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"The bitterness of poor quality remains long after the sweetness of low price is forgotten."
— Benjamin Franklin, a leading author, printer, political theorist, politician, postmaster, scientist, musician, inventor, satirist, civic activist, statesman, and diplomat. As a scientist, he was a major figure in the American Enlightenment and the history of physics for his discoveries and theories regarding electricity. He invented the lightning rod, bifocals, the Franklin stove, a carriage odometer, and the glass ‘armonica’. He facilitated many civic organizations, including a fire department and a university.

"The bitterness of poor quality remains long after the sweetness of low price is forgotten."

Benjamin Franklin, a leading author, printer, political theorist, politician, postmaster, scientist, musician, inventor, satirist, civic activist, statesman, and diplomat. As a scientist, he was a major figure in the American Enlightenment and the history of physics for his discoveries and theories regarding electricity. He invented the lightning rod, bifocals, the Franklin stove, a carriage odometer, and the glass ‘armonica’. He facilitated many civic organizations, including a fire department and a university.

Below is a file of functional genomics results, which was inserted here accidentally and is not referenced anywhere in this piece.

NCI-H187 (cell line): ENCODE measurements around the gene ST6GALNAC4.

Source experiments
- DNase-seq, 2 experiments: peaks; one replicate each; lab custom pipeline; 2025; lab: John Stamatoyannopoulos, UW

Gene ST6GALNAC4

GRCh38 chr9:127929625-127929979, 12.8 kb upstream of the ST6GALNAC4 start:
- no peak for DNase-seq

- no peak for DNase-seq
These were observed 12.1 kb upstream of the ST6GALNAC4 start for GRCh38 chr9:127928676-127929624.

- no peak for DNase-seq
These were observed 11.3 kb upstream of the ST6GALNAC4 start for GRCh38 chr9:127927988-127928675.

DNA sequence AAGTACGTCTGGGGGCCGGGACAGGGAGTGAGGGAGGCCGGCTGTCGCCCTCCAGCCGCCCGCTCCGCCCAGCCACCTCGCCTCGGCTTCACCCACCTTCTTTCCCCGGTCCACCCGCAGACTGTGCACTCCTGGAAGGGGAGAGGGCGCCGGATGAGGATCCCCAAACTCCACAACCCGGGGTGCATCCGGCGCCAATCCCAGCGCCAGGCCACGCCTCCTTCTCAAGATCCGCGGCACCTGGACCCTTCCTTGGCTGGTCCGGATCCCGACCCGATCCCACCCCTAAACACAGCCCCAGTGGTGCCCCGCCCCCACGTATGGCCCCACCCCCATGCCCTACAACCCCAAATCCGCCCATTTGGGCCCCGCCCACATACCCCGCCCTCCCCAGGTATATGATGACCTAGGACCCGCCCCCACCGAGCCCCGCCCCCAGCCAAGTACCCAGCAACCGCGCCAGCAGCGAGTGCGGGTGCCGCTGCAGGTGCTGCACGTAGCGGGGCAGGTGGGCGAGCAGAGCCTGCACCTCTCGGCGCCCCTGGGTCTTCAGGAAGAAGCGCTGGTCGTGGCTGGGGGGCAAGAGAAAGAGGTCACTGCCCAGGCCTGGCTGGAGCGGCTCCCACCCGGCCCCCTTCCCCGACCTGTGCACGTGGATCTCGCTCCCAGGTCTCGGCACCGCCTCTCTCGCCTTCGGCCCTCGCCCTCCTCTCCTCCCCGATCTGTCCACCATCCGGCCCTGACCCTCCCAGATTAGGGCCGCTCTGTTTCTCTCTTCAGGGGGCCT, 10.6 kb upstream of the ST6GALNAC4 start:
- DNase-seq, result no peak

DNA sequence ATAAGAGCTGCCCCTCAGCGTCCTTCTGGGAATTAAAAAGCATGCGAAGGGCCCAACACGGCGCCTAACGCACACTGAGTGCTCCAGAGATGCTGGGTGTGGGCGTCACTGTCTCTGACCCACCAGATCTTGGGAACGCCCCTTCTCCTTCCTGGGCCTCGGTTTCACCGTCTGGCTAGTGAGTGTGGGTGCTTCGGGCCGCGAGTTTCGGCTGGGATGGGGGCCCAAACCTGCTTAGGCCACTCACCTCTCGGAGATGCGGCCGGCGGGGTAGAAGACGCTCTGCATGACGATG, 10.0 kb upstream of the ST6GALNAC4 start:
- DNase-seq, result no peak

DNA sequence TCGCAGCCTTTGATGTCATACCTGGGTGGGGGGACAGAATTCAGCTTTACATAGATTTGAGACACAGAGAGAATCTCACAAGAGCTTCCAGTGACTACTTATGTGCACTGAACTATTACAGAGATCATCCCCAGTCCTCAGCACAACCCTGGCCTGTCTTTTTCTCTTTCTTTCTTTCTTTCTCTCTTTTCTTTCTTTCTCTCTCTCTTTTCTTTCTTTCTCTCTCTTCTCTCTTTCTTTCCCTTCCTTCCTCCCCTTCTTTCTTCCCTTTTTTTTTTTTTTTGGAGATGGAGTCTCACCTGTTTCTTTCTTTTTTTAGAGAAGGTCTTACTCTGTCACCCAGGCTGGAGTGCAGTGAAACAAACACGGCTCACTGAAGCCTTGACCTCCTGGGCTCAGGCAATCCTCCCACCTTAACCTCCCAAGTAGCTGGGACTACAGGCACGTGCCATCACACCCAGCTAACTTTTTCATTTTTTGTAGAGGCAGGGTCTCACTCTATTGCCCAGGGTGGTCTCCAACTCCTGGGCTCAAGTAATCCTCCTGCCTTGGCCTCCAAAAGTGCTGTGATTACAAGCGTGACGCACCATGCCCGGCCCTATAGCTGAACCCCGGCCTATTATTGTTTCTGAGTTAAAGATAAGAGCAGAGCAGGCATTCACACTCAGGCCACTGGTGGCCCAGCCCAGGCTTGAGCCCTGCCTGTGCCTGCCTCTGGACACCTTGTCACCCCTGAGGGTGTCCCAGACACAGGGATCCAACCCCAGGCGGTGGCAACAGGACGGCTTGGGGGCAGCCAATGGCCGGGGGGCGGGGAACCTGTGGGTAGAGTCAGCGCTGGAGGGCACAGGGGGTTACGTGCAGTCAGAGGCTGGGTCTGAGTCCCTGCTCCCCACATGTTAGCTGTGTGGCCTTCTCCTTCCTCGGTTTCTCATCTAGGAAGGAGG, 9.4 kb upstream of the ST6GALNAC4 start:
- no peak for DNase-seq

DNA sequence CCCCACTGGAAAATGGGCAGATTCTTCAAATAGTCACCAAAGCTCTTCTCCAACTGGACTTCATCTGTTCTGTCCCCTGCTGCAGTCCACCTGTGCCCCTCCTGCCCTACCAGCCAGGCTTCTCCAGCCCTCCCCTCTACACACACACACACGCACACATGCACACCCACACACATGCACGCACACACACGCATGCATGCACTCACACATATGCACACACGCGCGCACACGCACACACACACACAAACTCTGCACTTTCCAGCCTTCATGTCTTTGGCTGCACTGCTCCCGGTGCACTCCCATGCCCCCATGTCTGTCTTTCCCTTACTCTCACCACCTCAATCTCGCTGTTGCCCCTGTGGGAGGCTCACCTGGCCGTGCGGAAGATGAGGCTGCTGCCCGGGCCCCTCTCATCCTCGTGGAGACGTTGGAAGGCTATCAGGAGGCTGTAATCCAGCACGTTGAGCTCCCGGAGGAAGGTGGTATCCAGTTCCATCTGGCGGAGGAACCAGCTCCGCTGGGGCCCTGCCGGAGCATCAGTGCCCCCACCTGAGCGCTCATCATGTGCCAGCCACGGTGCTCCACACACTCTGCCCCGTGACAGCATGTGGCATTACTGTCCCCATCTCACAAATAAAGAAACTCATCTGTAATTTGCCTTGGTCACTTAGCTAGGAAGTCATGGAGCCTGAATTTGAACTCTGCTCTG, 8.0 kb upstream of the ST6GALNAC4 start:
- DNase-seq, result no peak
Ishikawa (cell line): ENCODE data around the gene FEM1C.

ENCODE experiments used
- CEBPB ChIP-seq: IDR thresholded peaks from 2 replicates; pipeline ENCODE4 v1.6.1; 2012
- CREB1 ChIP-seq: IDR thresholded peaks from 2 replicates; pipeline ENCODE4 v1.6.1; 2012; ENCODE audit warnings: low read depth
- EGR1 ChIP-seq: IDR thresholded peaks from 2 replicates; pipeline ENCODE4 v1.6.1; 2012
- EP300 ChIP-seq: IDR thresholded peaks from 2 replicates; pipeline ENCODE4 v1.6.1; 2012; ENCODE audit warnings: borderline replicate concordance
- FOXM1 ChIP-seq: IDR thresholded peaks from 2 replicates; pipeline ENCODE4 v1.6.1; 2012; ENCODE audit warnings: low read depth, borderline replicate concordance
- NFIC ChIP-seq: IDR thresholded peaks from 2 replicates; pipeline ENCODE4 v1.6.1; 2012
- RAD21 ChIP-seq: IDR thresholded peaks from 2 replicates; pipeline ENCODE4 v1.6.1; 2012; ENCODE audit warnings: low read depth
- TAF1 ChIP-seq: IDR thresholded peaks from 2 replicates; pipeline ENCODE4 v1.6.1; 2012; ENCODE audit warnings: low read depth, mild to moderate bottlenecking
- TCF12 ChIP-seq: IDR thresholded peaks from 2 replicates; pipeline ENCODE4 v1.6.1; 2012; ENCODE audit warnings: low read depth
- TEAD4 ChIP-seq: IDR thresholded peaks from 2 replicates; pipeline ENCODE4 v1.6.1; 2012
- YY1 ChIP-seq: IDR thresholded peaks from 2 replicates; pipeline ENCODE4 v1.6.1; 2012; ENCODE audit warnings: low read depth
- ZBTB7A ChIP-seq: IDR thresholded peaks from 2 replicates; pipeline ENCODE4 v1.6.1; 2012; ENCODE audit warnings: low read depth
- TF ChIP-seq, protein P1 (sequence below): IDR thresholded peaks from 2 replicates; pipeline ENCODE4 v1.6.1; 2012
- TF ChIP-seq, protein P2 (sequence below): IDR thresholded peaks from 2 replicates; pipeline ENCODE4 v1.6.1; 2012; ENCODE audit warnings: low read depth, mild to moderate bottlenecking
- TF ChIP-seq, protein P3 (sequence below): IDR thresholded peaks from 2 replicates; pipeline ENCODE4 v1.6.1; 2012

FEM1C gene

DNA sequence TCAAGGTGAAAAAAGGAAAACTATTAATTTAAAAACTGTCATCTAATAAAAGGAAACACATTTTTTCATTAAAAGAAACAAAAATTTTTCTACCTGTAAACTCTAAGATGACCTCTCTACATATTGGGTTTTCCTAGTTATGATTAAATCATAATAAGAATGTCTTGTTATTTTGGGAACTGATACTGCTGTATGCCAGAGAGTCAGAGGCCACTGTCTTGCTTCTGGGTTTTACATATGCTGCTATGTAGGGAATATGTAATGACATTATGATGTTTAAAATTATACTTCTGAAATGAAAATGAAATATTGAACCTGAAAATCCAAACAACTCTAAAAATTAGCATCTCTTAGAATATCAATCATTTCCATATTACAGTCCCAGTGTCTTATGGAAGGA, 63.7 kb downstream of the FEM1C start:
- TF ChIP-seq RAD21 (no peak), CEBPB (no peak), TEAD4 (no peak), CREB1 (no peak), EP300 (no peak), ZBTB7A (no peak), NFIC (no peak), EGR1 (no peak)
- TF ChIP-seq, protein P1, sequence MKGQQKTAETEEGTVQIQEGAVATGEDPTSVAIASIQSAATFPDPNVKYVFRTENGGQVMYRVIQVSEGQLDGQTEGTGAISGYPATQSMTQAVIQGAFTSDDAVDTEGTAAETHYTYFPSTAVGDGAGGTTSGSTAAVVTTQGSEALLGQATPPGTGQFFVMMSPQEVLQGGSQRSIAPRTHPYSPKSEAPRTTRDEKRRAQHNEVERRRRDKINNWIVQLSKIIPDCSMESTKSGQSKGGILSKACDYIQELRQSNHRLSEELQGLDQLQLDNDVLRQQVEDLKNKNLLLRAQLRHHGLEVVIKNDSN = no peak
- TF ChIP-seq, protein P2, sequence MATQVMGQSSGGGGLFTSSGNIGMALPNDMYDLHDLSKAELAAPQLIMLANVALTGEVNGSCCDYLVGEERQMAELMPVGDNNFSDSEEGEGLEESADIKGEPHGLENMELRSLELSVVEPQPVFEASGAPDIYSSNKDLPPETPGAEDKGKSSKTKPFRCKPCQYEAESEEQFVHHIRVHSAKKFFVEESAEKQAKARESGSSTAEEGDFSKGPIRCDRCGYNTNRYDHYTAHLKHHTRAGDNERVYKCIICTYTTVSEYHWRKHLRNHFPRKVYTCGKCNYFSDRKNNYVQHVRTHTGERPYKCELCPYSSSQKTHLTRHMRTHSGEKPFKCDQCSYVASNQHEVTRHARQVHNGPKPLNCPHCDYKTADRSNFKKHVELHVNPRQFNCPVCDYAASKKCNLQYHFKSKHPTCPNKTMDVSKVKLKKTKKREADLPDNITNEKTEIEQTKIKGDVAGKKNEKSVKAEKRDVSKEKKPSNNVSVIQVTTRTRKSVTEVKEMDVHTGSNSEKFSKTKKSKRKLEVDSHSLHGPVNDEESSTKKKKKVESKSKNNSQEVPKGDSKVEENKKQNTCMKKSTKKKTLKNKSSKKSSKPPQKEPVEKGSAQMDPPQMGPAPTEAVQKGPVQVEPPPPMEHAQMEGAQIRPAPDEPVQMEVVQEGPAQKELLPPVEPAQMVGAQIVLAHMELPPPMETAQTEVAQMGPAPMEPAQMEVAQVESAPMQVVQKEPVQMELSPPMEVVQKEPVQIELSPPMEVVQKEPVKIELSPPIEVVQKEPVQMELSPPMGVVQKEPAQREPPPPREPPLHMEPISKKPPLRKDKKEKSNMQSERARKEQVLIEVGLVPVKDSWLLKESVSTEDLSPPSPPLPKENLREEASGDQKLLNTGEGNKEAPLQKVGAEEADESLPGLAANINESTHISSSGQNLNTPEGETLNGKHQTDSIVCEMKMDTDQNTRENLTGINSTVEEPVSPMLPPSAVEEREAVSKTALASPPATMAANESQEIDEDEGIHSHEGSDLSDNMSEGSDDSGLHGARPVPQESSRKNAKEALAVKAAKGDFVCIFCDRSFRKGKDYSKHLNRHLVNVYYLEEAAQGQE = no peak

"They deem me mad for I will not sell my days for gold; I deem them mad for they think my days have a price.
"— Khalil Gibran,  a Lebanese-American artist, poet, and writer. Born in the town of Bsharri in modern-day Lebanon (then part of the Ottoman Mount Lebanon mutasarrifate), as a young man he emigrated with his family to the United States where he studied art and began his literary career. In the Arab world, Gibran is regarded as a literary and political rebel. His Romantic style was at the heart of a renaissance in modern Arabic literature, especially prose poetry, breaking away from the classical school. In Lebanon, he is still celebrated as a literary hero. He is chiefly known in the English-speaking world for his 1923 book The Prophet, an early example of inspirational fiction including a series of philosophical essays written in poetic English prose. The book sold well despite a cool critical reception, gaining popularity in the 1930s and again especially in the 1960s counterculture. Gibran is the third best-selling poet of all time, behind Shakespeare and Lao-Tzu.

"They deem me mad for I will not sell my days for gold; I deem them mad for they think my days have a price. "